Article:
Whether you’re training to run a marathon or gearing up for a marathon of binge-watching TV, both athletes and casual sports fans can benefit from advances in sports video. Due to its widespread appeal, high demand, and abundance of related data, sports video is a prime candidate for innovation. Cognitive technology is teed up to enhance the viewer experience and maximize advertising revenue. What’s more, AI technology can disrupt the game itself. Here are the three main players in sports broadcasting that stand to gain the most from cognitive advancements in video technology …

Read that and realize, the future of spectator sports is going to offer you something different, for sure.

I love stories like that, the ones that tell us about the future. I especially like the ones that tell us about the future we’re enjoying right now. You see those a lot in medicine, of course. And we think, Wow, that’s some impressive development or maybe This is going to be so important for my neighbor who is dealing with this. We seldom ever think about the real people on the other side of the equation.

Here’s a professor who was an important part of the BRCA1 cancer testing series. She has a tale to tell. We’ll pick up The Week My Husband Left And My House Was Burgled I Secured A Grant To Begin The Project That Became BRCA1
where she is taking her mother back to the airport, near the end of what is surely the worst week ever:

When we finally arrived, my mom’s flight was about to leave in 15 minutes, Emily’s and my flight was going to leave in 45 minutes, and in front of the counter to pick up tickets was a long, long line. And, of course, we had our suitcases. My mom was carrying hers, and she was already fairly frail.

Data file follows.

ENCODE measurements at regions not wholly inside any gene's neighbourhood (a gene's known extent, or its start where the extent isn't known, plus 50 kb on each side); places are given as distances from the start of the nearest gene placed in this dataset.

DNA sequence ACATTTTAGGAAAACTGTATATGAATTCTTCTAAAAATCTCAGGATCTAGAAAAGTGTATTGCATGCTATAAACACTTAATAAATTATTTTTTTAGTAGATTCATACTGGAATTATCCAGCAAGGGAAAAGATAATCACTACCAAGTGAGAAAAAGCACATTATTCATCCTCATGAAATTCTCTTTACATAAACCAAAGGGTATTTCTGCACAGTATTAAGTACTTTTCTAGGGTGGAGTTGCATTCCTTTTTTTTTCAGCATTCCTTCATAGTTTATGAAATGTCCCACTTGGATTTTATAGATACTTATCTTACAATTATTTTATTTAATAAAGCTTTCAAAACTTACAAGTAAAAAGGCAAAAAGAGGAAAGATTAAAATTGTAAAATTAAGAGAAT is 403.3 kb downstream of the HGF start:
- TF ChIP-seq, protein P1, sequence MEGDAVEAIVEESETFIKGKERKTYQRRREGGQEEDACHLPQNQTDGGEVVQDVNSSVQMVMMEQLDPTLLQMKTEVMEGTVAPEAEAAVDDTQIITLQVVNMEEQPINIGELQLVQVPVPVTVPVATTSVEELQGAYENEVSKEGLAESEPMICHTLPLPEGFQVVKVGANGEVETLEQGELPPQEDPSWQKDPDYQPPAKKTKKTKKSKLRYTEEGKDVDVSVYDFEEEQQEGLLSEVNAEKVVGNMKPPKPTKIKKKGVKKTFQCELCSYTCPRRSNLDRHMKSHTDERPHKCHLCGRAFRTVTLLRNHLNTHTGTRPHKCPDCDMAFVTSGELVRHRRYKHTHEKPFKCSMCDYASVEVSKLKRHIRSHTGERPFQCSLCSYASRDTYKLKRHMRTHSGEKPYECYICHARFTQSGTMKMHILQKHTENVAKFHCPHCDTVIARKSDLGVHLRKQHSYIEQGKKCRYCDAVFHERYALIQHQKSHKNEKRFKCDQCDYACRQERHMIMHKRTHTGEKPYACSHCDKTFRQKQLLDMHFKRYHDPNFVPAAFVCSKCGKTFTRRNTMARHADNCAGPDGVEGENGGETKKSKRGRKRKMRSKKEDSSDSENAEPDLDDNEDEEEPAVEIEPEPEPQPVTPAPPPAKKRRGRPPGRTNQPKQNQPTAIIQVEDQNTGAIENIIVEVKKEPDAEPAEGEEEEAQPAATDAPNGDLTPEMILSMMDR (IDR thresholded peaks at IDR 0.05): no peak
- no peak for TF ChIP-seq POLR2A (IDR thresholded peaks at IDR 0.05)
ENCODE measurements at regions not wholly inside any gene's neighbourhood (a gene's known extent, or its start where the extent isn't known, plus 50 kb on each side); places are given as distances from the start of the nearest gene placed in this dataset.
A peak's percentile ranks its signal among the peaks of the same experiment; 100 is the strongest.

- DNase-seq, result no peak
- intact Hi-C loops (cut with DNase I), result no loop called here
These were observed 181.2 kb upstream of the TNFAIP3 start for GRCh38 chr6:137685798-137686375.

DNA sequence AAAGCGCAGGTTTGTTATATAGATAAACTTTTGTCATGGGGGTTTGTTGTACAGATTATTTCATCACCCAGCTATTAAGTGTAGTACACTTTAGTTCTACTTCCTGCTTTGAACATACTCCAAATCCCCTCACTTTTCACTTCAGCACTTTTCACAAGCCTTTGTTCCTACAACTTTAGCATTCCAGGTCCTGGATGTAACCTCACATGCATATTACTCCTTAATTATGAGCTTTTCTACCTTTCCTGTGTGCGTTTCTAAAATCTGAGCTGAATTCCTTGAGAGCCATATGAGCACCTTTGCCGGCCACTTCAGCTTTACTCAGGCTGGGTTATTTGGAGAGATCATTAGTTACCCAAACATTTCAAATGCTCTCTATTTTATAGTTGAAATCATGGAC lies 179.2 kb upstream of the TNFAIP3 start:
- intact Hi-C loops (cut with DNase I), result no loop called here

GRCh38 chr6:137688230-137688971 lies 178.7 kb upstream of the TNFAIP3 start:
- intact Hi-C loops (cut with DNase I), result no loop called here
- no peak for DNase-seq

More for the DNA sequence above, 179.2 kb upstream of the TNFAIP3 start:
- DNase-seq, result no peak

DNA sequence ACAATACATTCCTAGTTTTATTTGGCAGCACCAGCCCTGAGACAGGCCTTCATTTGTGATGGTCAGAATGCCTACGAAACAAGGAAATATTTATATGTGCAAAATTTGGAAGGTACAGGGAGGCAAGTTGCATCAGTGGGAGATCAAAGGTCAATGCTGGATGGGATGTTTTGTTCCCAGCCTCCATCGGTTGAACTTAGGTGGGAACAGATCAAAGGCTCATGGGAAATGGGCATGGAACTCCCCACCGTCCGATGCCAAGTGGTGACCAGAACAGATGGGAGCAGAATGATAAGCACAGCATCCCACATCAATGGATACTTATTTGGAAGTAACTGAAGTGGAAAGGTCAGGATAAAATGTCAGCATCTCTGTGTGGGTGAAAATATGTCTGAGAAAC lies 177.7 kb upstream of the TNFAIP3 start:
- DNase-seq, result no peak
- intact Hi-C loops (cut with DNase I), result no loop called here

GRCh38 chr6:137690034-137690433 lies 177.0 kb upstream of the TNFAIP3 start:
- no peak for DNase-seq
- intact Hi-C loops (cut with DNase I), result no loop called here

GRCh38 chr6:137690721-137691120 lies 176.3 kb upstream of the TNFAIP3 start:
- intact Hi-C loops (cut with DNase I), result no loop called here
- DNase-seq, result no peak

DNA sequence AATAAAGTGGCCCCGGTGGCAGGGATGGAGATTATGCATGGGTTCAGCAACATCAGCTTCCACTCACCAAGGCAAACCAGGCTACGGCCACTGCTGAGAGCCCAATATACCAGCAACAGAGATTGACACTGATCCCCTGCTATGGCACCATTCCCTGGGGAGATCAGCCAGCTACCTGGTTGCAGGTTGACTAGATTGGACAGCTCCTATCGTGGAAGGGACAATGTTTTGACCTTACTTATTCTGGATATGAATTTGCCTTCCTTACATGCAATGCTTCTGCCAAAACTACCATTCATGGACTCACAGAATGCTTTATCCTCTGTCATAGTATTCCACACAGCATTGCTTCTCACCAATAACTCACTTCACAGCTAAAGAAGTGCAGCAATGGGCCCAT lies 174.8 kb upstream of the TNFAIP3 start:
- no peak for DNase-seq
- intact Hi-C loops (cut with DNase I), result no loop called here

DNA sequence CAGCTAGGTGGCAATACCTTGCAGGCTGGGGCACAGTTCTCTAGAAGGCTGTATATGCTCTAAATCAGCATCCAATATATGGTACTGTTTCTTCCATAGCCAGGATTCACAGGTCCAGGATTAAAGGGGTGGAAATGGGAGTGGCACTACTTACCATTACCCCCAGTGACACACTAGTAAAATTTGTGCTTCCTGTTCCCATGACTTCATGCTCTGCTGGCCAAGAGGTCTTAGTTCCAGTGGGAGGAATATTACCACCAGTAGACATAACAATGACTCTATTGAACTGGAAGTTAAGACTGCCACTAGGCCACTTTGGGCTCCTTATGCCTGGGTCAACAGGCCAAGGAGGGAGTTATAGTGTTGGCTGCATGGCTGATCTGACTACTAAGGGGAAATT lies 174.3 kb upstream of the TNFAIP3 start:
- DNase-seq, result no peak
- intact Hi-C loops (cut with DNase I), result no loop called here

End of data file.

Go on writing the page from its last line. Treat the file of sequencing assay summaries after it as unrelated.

So Emily and my mother and I were standing in the line, and I said, “Mom, can you make it down to your plane on your own?” Bear in mind, there were no checkpoints in those days, but there were, of course, very long corridors.

She said, “No.”

So I said to Emily, “I’m going to need to go with Grandmom down to her plane.”

And my mother shrieked, “You can’t leave that child here alone!” (Fair enough.)

Suddenly this unmistakable voice above and behind me said, “Emily and I will be fine.”

And you’re going to need to read the whole thing and the part I’ve left you is a terrific tease.

It is a great read. You’re going to want to read it.

Sep 17

I do the photographic Don’ts – sometimes on purpose

I delivered a lecture on photojournalism composition to a graduate class today. So we talked about the rule of thirds and margins and the golden ratio and visual storytelling and all of that.

My favorite section — after Step 1.) Removing the lens cap — is the Don’ts section. Don’t do grip and grin shots. Don’t shoot buildings. Don’t put people right up against a wall. Don’t let mergers creep into your shots. Don’t do the Facebook photo poses. You know, the let’s all get together and squat down, or throw fists on hips or, my favorite, just stand in front of a thing. It’s good for Facebook, not so much for the work you’re trying to do here. I show the students, who are always paying close and careful attention, several examples. I used this one of my mother-in-law for the Facebook photo:

Also, I need a haircut.

Yesterday’s sports talk show from the sports talk guys:

From the Department of You Gotta Love People: